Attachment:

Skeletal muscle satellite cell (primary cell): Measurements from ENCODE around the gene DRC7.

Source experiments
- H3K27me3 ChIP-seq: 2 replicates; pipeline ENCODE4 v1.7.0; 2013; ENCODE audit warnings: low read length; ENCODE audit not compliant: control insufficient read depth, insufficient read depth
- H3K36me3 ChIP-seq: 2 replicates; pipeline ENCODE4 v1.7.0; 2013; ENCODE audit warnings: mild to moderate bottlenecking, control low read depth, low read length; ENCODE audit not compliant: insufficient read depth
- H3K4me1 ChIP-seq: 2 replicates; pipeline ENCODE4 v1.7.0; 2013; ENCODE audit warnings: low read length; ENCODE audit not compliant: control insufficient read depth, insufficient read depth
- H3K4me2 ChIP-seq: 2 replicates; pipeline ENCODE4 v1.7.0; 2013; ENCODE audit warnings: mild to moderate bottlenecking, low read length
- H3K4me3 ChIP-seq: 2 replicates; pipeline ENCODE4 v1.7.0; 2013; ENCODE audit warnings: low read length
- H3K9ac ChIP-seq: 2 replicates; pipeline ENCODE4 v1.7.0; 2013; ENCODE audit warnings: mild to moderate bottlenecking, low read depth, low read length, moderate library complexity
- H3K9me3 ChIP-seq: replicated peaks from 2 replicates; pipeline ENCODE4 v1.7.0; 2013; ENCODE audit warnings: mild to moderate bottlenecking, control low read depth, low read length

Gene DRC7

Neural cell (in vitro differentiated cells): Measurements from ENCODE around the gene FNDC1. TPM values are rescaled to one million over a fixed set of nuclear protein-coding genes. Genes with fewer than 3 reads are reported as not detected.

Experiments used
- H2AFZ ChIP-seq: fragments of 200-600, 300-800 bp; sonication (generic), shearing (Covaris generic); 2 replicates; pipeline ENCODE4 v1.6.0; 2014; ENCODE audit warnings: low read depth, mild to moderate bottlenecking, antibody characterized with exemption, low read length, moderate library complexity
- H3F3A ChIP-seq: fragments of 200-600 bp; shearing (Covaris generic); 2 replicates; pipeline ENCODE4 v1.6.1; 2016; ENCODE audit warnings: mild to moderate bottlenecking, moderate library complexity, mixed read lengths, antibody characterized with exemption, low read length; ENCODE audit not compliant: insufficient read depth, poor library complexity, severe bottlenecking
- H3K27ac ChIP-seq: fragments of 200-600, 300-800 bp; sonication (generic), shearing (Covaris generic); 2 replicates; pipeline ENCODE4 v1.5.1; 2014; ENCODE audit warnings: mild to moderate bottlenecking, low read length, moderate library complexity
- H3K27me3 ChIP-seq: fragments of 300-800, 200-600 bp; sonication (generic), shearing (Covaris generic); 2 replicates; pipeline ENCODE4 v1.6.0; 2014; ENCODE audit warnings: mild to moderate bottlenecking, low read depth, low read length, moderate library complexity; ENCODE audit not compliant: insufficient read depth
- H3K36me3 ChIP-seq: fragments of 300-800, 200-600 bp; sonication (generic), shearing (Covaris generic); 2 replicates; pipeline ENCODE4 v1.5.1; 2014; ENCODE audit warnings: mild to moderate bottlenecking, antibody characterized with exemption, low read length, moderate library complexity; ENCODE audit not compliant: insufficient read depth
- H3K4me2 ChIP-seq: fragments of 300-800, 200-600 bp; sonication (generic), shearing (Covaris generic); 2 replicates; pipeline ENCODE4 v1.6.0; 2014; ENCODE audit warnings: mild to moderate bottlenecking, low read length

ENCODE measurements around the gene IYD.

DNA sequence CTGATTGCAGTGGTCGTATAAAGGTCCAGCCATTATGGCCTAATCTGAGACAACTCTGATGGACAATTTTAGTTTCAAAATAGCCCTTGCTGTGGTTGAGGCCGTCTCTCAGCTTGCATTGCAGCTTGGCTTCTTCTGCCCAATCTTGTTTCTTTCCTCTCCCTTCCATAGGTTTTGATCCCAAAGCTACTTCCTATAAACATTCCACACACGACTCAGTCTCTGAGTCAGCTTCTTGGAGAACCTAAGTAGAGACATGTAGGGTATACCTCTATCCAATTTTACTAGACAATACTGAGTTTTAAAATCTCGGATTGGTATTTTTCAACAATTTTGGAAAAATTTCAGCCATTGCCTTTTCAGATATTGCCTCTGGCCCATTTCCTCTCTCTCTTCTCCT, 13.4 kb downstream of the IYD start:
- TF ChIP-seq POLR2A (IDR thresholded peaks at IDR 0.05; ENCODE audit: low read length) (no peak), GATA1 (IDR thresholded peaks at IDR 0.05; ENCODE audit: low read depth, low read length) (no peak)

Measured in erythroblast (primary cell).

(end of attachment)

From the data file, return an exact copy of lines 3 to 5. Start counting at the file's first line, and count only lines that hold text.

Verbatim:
- H3K27me3 ChIP-seq: 2 replicates; pipeline ENCODE4 v1.7.0; 2013; ENCODE audit warnings: low read length; ENCODE audit not compliant: control insufficient read depth, insufficient read depth
- H3K36me3 ChIP-seq: 2 replicates; pipeline ENCODE4 v1.7.0; 2013; ENCODE audit warnings: mild to moderate bottlenecking, control low read depth, low read length; ENCODE audit not compliant: insufficient read depth
- H3K4me1 ChIP-seq: 2 replicates; pipeline ENCODE4 v1.7.0; 2013; ENCODE audit warnings: low read length; ENCODE audit not compliant: control insufficient read depth, insufficient read depth